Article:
I am currently getting to know Kaldi for my Ph.D. work. I thought that documenting the process would be interesting.
What is Kaldi?
Kaldi is a tool user for many speech-related tasks, such as:
- Automatic Speech Recogniton (ASR)
- Speaker Verification (SV)
- Speaker Diarization
It implements low-level efficient algorithms and makes them available to the end-user through bash and Python scripts. Kaldi is developped by Johns Hopkins University, and Idiap is a large contributor. The project started in 2009. Many ASR or speech-related companies rely today on Kaldi.
What documentation to read?
Kaldi has itself a great documentation. I’ll be presenting here some notes I took through the process of getting used to Kaldi and working on various speech tasks. You can find the documentation here.
Otherwise, it’s quite hard to find external resources on Kaldi. Some articles on Medium can help getting a general overview, like this one.
If you have questions on Kaldi, refer to the help group.
If you are interested in Kaldi, there are chances that you want to do some Speech Processing for a project or research. Apart from a high-level idea of the process of training an ASR or a Speaker Verification model, one should be familiar with bash scripting and Python. C++ is not necessary to get started, although good to know if you want to dive deeper in Kaldi afterwards.
Kaldi runs best on Unix environments. At Idiap, we use Debian. But I also installed it on my MacOS environment using Docker. Kaldi is computationally intensive by the nature of the jobs it will run. It is advised to work on a cluster of Linux machines on the grid, and have access to GPUs. This is however not required to get started in this article.
Kaldi will require you to install several packages. Some of them are required, such as git, wget, bash, perl, awk, grep, make… There are chances that you already have them all installed.
Kaldi will also install other softwares (OpenFst, IRSTLM, SRILM…). Refer to this page if you want to know more about what is installed.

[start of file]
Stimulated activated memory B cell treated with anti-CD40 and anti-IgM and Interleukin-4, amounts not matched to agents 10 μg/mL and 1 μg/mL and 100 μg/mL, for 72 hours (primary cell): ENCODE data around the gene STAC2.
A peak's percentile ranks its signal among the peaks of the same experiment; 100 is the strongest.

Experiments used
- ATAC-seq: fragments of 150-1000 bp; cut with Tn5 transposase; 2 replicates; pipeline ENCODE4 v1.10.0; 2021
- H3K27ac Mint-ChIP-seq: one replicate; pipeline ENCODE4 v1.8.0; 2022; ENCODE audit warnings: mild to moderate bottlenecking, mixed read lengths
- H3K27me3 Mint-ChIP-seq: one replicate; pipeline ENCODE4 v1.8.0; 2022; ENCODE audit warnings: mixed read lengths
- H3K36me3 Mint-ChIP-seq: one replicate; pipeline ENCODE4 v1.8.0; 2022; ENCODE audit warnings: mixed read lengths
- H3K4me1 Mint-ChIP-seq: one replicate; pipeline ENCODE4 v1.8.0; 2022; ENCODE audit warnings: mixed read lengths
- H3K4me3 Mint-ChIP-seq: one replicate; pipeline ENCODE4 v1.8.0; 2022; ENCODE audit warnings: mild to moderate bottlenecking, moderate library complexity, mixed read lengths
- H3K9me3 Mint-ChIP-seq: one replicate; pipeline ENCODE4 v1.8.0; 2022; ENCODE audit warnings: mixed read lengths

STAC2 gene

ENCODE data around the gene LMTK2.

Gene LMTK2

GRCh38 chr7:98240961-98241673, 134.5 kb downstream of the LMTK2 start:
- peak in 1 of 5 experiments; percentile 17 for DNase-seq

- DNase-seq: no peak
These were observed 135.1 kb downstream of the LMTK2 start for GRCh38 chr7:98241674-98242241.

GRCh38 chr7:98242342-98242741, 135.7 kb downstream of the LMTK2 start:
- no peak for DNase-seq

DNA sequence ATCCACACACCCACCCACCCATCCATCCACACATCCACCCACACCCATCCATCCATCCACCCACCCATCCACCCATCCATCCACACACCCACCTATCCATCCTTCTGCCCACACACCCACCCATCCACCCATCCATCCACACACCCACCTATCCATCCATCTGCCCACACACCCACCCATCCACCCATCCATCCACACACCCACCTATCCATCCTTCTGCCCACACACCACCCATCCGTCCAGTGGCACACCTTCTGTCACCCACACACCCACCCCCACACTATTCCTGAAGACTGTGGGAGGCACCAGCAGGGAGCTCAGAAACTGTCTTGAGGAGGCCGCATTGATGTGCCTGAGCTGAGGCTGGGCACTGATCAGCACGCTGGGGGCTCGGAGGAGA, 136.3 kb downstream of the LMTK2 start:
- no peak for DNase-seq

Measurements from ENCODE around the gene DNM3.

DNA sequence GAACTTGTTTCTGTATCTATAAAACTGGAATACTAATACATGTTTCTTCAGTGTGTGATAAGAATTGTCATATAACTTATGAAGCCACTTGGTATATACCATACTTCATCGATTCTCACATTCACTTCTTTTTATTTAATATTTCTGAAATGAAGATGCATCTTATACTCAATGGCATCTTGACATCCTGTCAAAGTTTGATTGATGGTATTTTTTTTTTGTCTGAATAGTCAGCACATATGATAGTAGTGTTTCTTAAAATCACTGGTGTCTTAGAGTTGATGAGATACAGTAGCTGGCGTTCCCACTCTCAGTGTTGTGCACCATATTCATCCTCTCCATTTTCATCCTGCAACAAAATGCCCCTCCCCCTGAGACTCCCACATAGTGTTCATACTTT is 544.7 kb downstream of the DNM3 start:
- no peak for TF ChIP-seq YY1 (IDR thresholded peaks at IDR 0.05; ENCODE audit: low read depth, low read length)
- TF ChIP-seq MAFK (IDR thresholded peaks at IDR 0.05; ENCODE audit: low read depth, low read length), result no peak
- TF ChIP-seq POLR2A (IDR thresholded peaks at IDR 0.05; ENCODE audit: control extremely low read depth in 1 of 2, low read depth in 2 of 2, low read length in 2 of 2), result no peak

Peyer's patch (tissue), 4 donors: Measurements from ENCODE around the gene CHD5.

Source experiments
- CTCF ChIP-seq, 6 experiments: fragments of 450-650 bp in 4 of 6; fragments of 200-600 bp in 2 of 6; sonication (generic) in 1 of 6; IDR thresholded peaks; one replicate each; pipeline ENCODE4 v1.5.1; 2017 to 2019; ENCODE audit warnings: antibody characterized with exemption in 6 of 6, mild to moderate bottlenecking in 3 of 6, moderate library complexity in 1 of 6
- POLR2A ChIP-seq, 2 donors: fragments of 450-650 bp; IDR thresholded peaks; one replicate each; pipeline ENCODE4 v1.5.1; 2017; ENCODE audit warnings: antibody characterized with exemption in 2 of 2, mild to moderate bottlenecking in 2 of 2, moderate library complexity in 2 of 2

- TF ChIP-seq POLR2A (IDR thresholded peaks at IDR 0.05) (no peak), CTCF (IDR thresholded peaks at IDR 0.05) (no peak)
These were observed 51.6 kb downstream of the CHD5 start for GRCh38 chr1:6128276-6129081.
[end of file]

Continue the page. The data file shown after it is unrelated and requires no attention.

Another option, which I will present below, is to simply rely on Docker to do the job :)
File formats you’ll encounter
In Kaldi, you will encounter many file formats, among which:
- .sh for bash scripts
- .py for Python scripts
- .cc for C++ code
- .h for header files, containing variables, functions… used by various C++ files
- .pl for Perl scripts, useful to process text files
Install Kaldi using Docker
Docker is a good option if you don’t want to bother with all dependencies for your machine. I am running Kaldi on MacOS for example. The image of the Kaldi ASR tookit is available on DockerHub, right here. Supposing that you have Docker installed and are signed in to pull the image, simply run:
docker pull kaldiasr/kaldi
If everything goes well, the 2.5Gb of the project will be downloaded, and you will obtain:
Status: Downloaded newer image for kaldiasr/kaldi:latest
Make sure that the image is available in your Docker images:
docker images REPOSITORY TAG IMAGE ID CREATED SIZE kaldiasr/kaldi latest 314e2e8353b4 8 hours ago 11.5GB
Ok, you are now ready to access Kaldi by launching the container (-it stands for interactive and will give you access to a terminal window).
docker run -it kaldiasr/kaldi
If everything worked fine, you terminal should display:
Install Kaldi through Git
To install Kaldi through Git, you will first need to clone the project.
git clone https://github.com/kaldi-asr/kaldi.git kaldi --origin upstream cd kaldi
Then, go to tools:
The file INSTALL gathers all the instructions. Check it out using Vim:
Read the fill completely, as it provides warning messages and how to solve potential issues. If everything goes well, the following commands should get you ready:
What’s in Kaldi
ls, the folders are:
README.txt cmd.sh conf diarization local path.sh run.sh sid steps utils
The most important directories are:
egs, which stands for examples
tools, which contains Kaldi dependencies and setup instructions
src, which contains the source code
For the sake of completeness, the other directories are:
windowsto run Kaldi on Windows
miscwhich contains additional tools
Tools, apart from containing setup instructions and makefiles, also contains OpenFST, which is the library used for computing Weighted Finite State Transfucer.
Src contains all the internal code needed for the various Kaldi algorithms and functionalities. All folders ending in “bin” contain executables. To check that your setup is ready, simply type:
This will run tests of internal src code and let you know if there is an issue.
Egs contains examples. For example,
wsj is the famous Wall Street Journal Corpus for Speech Recognition,
callhome_diarization is a speaker diarization challenge. Each directory corresponds to a challenge for which scripts were built. Most of them require a Linguistic Data Consortium membership (LDC) but some of them are free (e.g voxforge). Read more about it in the README.txt file.
In the next article, we’ll move on to a concrete example of speaker verification.
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